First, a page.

Economic policies pro-poor: PM

Economic policies pro-poor: PM

Average growth rate at 8.5% in 2009-10

Economic policies pro-poor: PM

Manmohan singhOn the contrary, the percentage of population below the poverty line has continued to decline after the reforms in the economic sector.

“Some argued that the new policies would make the rich richer and the poor poorer and the percentage of population below the poverty line would increase. However, based on available facts we can make the claim that there is no evidence that the new economic policies have had an adverse effect on the poor. The percentage of population below the poverty line has certainly not increased. In fact, it has continued to decline after the economic reforms at least at the same rate as it did before,” the prime minister said while addressing as the chief guest at the inaugural ceremony of the three-day 92nd annual conference of the Indian Economic Association (IEA) Iat KIIT University here.

Singh, however, agreed that what had been achieved was not enough. Much more needed to be done to ensure more faster decline in the percentage of people below the poverty line.

Creating job oppurtunity

“There is no doubt in my view that poverty remains a major challenge. Our poor are still too poor and we need to do much more to improve their standard of living. To this end, the economy has to grow fast enough to create new job opportunities at a rate faster than the labour force,” he said.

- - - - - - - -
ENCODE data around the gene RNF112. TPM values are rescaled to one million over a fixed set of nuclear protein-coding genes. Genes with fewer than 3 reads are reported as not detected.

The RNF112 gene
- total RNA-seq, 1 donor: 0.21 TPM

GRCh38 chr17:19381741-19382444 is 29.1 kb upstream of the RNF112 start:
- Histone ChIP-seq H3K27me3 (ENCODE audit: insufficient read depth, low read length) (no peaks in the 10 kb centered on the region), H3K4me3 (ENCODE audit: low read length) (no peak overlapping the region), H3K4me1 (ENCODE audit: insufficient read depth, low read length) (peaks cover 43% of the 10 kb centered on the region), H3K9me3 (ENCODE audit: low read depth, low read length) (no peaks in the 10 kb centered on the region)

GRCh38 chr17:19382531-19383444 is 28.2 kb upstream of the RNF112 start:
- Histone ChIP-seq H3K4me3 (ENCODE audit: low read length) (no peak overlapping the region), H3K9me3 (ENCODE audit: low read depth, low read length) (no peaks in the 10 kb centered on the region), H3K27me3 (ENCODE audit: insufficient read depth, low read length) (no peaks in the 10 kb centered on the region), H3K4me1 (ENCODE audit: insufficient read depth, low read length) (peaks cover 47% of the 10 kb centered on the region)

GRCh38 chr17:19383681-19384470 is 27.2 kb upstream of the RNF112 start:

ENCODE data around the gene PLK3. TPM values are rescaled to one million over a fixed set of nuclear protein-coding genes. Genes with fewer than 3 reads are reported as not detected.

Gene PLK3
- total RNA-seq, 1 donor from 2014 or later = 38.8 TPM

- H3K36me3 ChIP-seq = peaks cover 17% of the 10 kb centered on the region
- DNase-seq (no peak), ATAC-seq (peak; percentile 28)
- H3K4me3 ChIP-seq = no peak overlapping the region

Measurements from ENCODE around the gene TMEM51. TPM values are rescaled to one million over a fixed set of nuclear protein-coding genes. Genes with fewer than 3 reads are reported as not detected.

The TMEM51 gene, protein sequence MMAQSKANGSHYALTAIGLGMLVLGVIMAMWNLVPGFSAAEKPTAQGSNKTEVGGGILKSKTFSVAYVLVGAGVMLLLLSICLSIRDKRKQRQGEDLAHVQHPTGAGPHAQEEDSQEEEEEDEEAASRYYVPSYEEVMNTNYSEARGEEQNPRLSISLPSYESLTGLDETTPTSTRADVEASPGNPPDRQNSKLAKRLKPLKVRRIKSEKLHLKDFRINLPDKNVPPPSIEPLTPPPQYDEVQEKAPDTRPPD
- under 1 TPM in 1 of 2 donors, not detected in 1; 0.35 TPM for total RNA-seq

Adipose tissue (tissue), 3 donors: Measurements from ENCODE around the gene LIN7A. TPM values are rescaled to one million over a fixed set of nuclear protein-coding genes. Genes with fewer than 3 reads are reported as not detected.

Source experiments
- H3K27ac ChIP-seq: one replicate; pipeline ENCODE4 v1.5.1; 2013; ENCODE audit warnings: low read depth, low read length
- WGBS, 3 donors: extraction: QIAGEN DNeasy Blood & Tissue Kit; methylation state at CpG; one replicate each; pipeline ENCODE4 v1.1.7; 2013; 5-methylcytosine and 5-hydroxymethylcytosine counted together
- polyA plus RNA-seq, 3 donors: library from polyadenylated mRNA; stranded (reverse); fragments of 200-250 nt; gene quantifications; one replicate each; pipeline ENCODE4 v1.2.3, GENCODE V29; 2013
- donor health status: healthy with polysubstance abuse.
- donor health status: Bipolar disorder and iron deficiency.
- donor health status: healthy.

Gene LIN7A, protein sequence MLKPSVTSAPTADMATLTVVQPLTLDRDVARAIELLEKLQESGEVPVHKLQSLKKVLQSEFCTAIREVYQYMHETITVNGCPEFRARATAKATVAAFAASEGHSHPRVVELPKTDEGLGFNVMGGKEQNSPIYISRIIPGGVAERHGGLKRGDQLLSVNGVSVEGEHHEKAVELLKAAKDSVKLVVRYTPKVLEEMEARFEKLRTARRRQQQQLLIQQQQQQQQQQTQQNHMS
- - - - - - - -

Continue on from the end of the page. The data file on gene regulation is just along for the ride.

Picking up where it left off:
The goal of his government was inclusive growth and this had been explicitly enshrined in the Eleventh Five Year Plan.  In this context, the Prime Minister claimed that the average growth rate since his government took over in 2004-05 and 2009-10 would be 8.5 per cent. 

The economist prime minister also rejected the views of those who had claimed that the reforms in the economy would lead to balance of payments crisis.

“We have not had a balance of payments crisis since 1991. This is surely a major empirical refutation of the doubts and fears of those who felt that the complex import controls which existed earlier were necessary to manage the balance of payments and that opening the economy was inviting disaster on the balance of payments front,” he said.

Singh, a life member and former president of IEA, also spoke on the challenges posed by issues like climate change and its impact on sustainable development and appealed his colleagues in the association to have “stimulating debates” on these issues.